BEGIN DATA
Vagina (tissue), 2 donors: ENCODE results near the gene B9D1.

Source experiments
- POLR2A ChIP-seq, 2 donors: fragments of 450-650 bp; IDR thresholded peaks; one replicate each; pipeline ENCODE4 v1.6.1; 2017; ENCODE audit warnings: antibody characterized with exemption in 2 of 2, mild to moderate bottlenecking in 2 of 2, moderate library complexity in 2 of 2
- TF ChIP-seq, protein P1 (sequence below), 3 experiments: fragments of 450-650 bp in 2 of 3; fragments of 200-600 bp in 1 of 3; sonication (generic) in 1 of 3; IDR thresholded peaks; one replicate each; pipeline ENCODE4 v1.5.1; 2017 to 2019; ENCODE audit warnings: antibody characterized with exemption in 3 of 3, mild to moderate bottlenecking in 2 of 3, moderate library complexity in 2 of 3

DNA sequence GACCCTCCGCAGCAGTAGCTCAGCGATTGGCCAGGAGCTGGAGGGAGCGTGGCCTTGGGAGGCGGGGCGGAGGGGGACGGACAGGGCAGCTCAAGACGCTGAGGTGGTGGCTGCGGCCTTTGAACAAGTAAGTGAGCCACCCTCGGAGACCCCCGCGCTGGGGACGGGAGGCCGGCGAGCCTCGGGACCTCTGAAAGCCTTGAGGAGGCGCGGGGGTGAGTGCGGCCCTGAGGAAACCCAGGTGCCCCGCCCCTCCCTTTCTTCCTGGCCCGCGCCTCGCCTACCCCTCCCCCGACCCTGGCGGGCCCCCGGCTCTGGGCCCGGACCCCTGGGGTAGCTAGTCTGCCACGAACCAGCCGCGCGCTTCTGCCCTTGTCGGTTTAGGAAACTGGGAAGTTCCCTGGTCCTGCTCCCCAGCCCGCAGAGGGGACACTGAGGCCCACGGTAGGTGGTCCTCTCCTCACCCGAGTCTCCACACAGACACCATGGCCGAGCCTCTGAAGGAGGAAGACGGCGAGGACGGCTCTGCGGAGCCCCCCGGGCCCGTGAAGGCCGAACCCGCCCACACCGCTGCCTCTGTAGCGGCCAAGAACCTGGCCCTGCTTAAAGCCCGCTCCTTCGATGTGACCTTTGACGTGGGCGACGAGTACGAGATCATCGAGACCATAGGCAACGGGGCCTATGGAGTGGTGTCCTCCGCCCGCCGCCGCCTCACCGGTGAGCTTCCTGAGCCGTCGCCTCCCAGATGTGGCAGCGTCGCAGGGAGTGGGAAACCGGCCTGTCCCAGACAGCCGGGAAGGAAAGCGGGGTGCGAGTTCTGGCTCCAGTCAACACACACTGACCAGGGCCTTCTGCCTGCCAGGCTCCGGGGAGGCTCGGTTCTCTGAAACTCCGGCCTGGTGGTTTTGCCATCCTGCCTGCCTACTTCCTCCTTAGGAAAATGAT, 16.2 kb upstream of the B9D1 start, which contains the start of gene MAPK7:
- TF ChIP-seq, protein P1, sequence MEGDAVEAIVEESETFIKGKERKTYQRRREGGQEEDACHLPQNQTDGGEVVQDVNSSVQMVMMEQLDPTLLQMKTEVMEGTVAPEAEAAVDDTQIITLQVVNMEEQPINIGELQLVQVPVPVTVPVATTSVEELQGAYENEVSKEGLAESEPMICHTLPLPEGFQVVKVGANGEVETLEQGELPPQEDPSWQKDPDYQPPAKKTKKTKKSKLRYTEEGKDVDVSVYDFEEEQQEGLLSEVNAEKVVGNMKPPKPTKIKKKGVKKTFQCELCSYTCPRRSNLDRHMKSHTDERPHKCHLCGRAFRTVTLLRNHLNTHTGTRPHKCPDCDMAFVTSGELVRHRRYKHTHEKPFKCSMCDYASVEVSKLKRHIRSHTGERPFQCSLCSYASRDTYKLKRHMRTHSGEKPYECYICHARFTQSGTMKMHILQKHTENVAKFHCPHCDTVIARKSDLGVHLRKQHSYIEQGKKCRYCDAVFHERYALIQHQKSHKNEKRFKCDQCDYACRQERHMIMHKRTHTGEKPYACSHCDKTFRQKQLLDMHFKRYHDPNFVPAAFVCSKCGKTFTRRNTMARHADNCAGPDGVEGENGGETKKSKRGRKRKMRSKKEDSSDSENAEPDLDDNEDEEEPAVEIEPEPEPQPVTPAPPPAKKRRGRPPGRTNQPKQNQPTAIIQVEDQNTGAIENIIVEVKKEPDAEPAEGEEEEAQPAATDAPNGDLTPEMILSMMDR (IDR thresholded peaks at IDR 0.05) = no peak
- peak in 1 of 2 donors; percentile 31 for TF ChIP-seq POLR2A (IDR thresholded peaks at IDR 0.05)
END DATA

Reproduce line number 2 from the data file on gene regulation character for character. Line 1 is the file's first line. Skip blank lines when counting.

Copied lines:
Source experiments